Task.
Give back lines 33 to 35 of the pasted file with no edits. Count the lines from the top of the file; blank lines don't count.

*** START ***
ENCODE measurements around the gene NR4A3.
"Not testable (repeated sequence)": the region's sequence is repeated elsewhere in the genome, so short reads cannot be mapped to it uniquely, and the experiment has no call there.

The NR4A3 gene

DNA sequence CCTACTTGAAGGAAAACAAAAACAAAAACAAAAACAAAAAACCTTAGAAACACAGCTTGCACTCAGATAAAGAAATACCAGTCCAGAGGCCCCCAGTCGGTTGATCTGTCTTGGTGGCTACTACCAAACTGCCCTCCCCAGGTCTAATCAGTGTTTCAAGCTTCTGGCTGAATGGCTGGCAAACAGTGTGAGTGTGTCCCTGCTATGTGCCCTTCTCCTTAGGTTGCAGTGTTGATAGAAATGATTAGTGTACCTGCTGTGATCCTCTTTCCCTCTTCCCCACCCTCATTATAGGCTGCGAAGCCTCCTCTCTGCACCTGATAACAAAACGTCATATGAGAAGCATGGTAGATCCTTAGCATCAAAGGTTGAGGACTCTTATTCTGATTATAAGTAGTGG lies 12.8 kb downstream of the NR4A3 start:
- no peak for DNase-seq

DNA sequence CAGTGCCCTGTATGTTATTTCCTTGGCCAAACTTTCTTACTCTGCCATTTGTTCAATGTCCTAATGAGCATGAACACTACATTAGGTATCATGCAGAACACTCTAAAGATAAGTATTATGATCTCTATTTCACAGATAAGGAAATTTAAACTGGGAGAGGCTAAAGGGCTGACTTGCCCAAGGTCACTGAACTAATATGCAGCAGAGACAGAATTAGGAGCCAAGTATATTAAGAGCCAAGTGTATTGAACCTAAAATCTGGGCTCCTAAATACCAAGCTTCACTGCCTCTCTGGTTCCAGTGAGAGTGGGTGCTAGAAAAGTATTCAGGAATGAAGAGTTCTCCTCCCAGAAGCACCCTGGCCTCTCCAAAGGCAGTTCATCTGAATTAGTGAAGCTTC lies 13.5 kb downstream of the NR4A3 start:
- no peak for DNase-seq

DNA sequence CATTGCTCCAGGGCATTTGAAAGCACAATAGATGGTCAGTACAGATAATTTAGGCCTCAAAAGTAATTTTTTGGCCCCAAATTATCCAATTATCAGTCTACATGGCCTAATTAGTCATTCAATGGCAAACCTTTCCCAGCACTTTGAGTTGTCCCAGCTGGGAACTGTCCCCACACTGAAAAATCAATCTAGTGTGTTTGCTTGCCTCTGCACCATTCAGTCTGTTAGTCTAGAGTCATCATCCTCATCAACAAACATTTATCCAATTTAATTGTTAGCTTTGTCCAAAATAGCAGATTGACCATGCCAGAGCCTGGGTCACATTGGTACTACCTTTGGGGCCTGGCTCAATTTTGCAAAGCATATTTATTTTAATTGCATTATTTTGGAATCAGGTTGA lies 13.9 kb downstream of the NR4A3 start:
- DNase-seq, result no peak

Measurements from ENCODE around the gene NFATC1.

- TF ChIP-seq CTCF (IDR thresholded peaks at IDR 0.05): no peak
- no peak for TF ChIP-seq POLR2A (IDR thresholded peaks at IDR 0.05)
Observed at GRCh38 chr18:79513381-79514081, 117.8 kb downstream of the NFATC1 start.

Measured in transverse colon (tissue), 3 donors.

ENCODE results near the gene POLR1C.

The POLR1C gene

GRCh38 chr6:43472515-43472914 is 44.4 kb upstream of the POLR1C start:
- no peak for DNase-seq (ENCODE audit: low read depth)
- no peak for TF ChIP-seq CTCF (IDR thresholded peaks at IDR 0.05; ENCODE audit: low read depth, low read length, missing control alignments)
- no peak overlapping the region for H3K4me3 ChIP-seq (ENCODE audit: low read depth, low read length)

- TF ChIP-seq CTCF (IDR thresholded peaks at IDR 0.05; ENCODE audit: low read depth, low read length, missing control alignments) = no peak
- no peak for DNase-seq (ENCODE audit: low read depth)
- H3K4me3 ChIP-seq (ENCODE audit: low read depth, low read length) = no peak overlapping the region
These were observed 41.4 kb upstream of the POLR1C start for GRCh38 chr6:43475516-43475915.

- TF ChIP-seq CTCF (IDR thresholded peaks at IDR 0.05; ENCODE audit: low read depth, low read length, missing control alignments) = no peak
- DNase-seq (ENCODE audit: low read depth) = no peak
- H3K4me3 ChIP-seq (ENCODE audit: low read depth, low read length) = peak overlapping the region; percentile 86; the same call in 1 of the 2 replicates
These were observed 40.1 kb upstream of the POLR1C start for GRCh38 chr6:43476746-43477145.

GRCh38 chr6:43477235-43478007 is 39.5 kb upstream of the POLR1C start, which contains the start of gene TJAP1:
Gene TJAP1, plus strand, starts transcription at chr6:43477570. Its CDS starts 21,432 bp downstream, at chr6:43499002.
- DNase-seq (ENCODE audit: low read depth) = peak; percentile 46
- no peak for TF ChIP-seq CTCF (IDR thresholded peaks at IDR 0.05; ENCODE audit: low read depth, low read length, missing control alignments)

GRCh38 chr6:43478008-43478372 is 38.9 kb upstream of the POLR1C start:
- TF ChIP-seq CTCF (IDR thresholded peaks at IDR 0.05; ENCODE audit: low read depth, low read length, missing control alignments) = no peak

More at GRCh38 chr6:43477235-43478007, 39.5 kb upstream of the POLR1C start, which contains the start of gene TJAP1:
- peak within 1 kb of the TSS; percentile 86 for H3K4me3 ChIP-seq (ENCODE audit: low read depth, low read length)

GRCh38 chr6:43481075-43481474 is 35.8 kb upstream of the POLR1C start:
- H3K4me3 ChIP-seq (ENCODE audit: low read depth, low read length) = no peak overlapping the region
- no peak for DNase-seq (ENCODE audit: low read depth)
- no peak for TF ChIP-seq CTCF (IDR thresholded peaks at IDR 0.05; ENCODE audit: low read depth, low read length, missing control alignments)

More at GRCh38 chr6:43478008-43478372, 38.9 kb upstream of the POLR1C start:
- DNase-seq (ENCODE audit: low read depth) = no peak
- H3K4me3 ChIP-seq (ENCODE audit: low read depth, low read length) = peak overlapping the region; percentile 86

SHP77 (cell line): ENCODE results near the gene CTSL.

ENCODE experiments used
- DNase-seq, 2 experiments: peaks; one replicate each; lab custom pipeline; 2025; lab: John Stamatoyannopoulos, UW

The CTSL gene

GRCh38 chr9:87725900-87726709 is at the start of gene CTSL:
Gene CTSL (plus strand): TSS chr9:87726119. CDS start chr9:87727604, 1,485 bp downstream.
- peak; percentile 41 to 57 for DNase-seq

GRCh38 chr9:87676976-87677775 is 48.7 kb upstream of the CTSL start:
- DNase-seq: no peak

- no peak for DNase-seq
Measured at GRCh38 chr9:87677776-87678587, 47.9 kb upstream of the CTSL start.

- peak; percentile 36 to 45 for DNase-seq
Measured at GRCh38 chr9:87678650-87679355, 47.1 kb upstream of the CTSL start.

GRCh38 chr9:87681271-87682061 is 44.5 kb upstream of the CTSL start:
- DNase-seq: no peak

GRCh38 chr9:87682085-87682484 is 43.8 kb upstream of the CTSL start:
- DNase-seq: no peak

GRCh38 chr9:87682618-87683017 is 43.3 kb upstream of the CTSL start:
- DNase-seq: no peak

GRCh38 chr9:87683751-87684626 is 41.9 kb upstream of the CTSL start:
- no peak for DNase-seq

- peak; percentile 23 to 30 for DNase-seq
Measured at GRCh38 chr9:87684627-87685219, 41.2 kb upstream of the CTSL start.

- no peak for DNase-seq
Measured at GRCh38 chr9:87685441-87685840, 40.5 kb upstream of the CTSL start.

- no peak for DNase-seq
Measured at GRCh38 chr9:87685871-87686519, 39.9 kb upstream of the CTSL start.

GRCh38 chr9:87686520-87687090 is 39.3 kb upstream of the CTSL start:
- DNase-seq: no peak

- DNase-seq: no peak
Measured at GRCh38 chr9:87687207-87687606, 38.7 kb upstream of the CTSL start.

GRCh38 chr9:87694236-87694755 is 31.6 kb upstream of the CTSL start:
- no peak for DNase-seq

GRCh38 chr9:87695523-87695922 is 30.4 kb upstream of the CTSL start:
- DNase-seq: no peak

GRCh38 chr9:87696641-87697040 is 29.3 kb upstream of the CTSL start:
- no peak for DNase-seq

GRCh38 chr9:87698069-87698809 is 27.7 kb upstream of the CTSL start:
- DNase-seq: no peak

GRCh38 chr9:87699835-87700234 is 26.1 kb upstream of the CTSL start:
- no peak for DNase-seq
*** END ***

GRCh38 chr6:43478008-43478372 is 38.9 kb upstream of the POLR1C start:
- TF ChIP-seq CTCF (IDR thresholded peaks at IDR 0.05; ENCODE audit: low read depth, low read length, missing control alignments) = no peak

More at GRCh38 chr6:43477235-43478007, 39.5 kb upstream of the POLR1C start, which contains the start of gene TJAP1: